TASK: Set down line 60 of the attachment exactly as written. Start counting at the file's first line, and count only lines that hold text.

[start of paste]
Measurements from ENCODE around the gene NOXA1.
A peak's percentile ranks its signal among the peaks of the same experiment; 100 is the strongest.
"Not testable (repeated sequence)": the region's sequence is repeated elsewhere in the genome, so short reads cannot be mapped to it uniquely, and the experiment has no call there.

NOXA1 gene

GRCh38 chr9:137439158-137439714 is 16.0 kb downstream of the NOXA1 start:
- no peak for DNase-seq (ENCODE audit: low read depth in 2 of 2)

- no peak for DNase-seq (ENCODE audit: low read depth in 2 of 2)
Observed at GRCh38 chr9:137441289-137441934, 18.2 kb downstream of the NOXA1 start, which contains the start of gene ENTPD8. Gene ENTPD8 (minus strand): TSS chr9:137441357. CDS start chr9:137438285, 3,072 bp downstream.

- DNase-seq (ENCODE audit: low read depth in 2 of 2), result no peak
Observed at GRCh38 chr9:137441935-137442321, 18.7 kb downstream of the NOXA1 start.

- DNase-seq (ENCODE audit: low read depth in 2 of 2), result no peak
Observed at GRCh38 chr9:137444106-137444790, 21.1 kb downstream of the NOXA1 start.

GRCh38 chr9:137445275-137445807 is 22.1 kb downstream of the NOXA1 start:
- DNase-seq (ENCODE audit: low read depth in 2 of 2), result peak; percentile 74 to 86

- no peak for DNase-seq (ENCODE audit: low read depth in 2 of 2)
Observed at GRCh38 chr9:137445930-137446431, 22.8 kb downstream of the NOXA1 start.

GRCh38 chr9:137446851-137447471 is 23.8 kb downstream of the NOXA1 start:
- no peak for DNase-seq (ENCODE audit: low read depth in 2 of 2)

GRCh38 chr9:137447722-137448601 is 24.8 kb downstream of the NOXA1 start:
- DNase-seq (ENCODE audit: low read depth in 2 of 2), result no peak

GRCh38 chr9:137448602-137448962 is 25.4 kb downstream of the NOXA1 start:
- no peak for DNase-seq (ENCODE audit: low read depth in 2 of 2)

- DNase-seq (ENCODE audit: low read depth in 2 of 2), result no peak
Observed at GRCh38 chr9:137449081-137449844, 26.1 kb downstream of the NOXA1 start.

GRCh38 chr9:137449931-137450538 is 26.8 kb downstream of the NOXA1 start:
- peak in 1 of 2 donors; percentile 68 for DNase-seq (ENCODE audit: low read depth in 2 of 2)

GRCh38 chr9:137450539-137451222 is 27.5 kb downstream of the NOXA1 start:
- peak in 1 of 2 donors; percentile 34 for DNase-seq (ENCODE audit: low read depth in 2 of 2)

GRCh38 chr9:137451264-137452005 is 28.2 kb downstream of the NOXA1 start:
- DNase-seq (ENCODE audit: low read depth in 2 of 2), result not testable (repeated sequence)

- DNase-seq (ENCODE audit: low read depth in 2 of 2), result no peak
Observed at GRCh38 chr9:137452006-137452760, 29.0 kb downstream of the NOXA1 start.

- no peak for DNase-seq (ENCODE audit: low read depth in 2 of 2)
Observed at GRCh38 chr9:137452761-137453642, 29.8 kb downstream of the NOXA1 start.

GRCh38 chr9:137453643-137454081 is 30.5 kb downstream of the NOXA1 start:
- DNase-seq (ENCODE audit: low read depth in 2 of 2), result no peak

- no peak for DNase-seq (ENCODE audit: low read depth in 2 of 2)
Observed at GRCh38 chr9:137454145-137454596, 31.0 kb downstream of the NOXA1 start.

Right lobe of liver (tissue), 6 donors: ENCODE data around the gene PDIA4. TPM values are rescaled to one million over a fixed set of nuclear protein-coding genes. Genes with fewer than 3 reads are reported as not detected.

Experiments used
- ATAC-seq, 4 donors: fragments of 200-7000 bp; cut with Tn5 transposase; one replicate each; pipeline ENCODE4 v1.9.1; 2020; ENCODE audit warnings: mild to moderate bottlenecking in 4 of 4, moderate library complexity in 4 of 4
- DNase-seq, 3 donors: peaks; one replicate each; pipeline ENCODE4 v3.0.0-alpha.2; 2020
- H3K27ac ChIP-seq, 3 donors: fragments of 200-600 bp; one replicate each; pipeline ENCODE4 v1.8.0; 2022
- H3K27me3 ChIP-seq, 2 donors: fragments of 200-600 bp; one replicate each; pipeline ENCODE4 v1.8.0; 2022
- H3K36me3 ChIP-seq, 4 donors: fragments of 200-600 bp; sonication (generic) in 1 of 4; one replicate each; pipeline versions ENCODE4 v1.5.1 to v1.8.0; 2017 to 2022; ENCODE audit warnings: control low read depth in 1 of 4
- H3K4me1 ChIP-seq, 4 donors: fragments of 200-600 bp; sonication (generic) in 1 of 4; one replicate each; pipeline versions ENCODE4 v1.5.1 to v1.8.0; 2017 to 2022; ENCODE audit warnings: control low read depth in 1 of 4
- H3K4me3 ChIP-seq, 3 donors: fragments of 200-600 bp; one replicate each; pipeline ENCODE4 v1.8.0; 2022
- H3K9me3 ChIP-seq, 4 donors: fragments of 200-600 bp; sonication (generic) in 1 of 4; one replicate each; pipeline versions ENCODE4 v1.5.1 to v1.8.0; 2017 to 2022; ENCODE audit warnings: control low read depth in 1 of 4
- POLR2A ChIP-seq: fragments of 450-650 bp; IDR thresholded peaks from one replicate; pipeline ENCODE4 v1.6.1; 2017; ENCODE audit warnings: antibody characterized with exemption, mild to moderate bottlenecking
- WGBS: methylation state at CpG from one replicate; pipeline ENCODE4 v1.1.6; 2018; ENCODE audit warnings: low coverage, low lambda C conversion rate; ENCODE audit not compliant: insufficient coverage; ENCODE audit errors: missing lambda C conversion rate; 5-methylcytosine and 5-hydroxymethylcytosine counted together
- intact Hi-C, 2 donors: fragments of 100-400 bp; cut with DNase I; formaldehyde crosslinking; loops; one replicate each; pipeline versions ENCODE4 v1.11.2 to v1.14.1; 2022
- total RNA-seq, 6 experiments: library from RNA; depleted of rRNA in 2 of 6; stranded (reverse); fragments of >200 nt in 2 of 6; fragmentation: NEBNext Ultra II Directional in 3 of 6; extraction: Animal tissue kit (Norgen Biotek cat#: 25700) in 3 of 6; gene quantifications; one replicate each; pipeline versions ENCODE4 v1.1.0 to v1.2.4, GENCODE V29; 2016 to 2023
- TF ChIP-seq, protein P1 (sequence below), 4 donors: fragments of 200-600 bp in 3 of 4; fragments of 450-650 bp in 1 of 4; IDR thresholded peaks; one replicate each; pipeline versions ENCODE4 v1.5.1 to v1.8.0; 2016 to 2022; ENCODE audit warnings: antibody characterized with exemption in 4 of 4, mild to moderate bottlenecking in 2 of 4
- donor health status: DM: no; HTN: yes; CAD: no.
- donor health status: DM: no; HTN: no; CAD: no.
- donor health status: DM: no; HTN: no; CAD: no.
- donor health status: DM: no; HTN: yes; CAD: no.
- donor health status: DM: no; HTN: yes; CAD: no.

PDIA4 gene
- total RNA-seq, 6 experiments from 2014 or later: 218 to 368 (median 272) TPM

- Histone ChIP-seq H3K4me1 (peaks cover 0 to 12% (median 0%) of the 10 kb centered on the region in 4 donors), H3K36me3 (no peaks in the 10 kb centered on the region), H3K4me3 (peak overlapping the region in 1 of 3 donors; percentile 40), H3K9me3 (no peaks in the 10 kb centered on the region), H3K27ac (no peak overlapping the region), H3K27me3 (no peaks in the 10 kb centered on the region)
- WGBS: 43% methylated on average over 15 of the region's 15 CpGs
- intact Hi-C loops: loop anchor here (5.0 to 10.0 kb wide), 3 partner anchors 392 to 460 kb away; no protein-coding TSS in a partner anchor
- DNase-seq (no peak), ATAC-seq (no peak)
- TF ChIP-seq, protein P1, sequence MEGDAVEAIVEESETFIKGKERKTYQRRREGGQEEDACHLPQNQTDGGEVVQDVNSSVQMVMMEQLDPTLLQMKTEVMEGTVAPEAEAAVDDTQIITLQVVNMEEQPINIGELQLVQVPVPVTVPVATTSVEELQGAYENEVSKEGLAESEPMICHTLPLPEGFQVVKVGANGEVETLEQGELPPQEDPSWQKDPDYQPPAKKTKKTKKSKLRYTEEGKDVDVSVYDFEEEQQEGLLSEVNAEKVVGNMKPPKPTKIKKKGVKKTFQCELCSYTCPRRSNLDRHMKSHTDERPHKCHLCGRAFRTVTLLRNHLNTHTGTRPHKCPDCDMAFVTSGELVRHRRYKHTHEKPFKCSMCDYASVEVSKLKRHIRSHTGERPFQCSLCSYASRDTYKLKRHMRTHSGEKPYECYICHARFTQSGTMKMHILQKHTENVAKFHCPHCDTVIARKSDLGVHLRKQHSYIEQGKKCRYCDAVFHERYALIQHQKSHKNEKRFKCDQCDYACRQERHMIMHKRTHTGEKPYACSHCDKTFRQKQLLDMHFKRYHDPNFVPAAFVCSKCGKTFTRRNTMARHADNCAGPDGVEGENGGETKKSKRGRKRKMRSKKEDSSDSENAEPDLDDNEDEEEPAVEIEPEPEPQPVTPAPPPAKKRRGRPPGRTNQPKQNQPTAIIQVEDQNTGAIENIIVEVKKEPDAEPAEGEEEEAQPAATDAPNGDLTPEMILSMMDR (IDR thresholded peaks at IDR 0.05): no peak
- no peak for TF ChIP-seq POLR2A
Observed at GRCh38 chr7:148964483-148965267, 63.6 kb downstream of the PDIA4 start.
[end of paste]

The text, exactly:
- total RNA-seq, 6 experiments from 2014 or later: 218 to 368 (median 272) TPM